Friday, July 20, 2012

Home Inspection: Before We Begin

So you're not sure if you want to download my novel, Home Inspection, from Amazon's e-book collection?  At the hefty price of "Free" from July 22nd to July 25th,  I'm hoping this will give the book a little momentum.  I thought I would put a little of it on Shrink Rap and you could see if you're interested.  If you like it, please let your friends/blog readers/ twitter followers/listserv members and anyone else who would be interested in knowing about the free promotion.

Here's the prologue:

Before we begin…..

It is as though there is a window of opportunity for falling in love.  If it happens when one is too young, circumstance and immaturity often create insurmountable obstacles.  If it happens too late, well….that's when the anxiety begins.  For it's not just a When? but a What if never? that bring so many to the therapist's doorstep.  People settle, and they don't like to admit that they do, but they settle for less than love.  Perhaps they believe they will never find that magical soul-filled spark that will make their hearts pound and their bodies alight, that will sound the metaphoric sirens that let them know they have found their one, and possibly only, life partner.  Instead, they bank on safety and the reassurance that they will not grow old and infirm alone.
So I thought it was to be with Polly.  I thought she would settle.  And yes, I was happy when we both realized that her window still remained open, though it seemed to be quickly falling shut as her newly beloved belonged to someone else.  I should have realized much sooner what was going on since both sides of the story developed before my very eyes.  But I see so many patients—I just could not link it and my patients made the connection first.  Of course, they thought I knew.  It seemed so obvious and, in retrospect, it was.
Let me tell you why I love my work as a psychiatrist.  It's not what you'd think—it’s not the money, the prestige of being a doctor, and it’s not even the satisfaction of knowing I make a difference in peoples’ lives.  It's the intimacy, that flicker of connection, those momentary seizures of intense emotion when one person feels completely understood by another.  They happen all too seldom in the real world.
In my personal life, those moments of intimacy and connection had fizzled away and my work was all I had left to cling to.  It had become my life raft. As it would happen, these particular patients helped me to regain my own footing.  Their therapy healed me as it healed them.  It’s not actually supposed to work that way, but things did not go according to a formula.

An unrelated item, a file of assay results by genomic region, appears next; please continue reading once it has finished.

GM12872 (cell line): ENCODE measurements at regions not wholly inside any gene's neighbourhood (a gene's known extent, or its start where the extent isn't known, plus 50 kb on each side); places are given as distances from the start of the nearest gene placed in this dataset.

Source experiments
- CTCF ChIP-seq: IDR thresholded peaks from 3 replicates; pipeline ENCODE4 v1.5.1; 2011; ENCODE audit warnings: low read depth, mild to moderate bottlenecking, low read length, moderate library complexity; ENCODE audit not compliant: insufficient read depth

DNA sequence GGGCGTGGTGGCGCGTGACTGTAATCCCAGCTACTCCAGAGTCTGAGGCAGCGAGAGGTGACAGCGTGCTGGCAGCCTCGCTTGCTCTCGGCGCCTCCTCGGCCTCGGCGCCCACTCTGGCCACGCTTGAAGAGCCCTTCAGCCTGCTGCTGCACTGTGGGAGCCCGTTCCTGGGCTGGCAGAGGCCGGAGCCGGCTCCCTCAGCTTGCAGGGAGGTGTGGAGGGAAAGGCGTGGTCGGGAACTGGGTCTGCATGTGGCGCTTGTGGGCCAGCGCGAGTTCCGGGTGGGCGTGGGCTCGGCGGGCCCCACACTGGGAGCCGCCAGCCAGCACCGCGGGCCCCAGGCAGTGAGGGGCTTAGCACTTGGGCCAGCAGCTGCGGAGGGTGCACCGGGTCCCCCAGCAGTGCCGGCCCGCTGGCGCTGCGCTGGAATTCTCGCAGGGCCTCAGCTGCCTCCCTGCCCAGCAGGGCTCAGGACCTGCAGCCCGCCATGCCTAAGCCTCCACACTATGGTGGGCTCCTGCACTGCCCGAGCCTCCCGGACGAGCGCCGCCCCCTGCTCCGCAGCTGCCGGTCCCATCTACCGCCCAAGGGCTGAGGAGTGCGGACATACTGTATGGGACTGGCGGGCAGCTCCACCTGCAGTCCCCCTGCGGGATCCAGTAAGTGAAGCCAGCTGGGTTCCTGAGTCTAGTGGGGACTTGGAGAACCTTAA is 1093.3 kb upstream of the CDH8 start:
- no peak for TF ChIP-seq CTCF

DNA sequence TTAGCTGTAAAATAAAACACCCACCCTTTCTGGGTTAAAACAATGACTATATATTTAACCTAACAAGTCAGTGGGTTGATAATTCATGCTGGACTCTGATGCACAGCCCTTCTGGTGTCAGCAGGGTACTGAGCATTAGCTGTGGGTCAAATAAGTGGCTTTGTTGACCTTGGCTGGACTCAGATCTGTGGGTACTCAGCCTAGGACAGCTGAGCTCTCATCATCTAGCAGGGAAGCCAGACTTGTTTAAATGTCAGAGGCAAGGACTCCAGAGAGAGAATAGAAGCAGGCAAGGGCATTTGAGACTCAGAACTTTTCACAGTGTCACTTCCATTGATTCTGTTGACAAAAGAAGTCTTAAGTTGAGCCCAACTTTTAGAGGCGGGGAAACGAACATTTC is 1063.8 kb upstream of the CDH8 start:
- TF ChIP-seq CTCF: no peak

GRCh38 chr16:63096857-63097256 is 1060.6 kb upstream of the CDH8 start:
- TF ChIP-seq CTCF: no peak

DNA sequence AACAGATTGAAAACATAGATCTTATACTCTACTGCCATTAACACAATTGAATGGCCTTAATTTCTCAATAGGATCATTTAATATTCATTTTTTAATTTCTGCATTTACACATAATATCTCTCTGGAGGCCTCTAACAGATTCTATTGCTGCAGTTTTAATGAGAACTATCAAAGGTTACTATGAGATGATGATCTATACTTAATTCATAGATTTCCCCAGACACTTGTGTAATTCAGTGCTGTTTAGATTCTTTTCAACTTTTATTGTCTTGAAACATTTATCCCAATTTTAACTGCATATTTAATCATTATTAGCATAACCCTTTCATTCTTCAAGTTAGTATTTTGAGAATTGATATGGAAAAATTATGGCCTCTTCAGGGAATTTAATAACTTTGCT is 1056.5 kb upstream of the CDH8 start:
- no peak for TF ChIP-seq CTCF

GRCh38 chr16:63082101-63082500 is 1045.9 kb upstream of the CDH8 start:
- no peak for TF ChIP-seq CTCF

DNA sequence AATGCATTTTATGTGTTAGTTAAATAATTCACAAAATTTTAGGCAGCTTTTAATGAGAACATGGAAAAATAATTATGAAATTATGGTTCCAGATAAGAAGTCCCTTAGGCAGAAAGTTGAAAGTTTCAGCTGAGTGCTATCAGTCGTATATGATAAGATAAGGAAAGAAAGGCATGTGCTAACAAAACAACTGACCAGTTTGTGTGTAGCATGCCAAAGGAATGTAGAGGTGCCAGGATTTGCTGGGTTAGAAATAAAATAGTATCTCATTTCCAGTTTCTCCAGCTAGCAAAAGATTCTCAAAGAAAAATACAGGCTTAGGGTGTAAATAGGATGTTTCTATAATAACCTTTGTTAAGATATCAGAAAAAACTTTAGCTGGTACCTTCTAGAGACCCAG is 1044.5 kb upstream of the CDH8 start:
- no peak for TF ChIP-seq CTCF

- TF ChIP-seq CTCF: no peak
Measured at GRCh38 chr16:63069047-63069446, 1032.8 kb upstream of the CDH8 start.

Here and there a psychiatrist has a great story—one he would love to shout to everyone he passes on the street—and this is one of them.  It is a story of coincidence and of heartfelt romance and usually we head for the theatre to experience this.  You need to know that such tales of love are not just fantasies of escape concocted by screenwriters.    I am bound to the confidentiality mandated by my profession and I have discussed with Polly and Tom (not their real names) what it means for them to allow me to tell their stories.  They have consented to let me tell it this once and the forms and releases have all been signed. I must ask that you listen with the appropriate degree of dignity, respect, and sensitivity to the narrative which follows.
It was good they showed me that love's window of opportunity exists only in our minds.
--Julius R. Strand, M.D.


Anonymous said...

It seems that you really like guys named Jules or Julius. Will there be a Julian in your next book?

rob lindeman said...

Couldn't wait to Sunday. Bought it today. [Yes, I have a Kindle!!!]

Dinah said...

Anon: I think I do need a Julian. I may have to write another book.

Rob: Thank you! I just fixed a bunch of typos pointed out to me by one of our readers...the free version should be better... sigh...

I am not a robot

Sarebear said...

It's good! I found the flow of therapy to be so familiar, have so much about that is similar (not necessarily in content, but in ways of interacting, types of questions, types of insights, the way the patients would talk, and describe things, sometimes in too much detail (yep, I'm guilty!), just the feel of the therapy and the therapeutic interactions felt so authentic to me (I've been in therapy since '04, so I know a bit, of my experience anyway).

In fact, it rang so true that when some inner thoughts of the shrink were revealed, I'd think, "HEY, I'm not playing games when I do that", or, "Eek, I wonder if my shrink thinks that when I say that type of thing." I don't actually think any of this about my shrink, but it's how real this therapy was portrayed that elicited those reactions from me. At that same time it didn't feel like I was in this therapy, it was just really relatable for me. I imagine it's a novel peek inside therapy for those who don't know what it can be like.

Anonymous said...

It gives a good idea of the reasons people should avoid shrinks, and also Lucky Charms cereal.

Anonymous said...

grammar check, please. Just because it's self-published doesn't mean it should be poorly written.

Anonymous said...

Spell check would have been a good idea. Very sloppy. Editting is not a word.

Dinah said...

Thanks to one of our readers, the free version should have significantly fewer typos.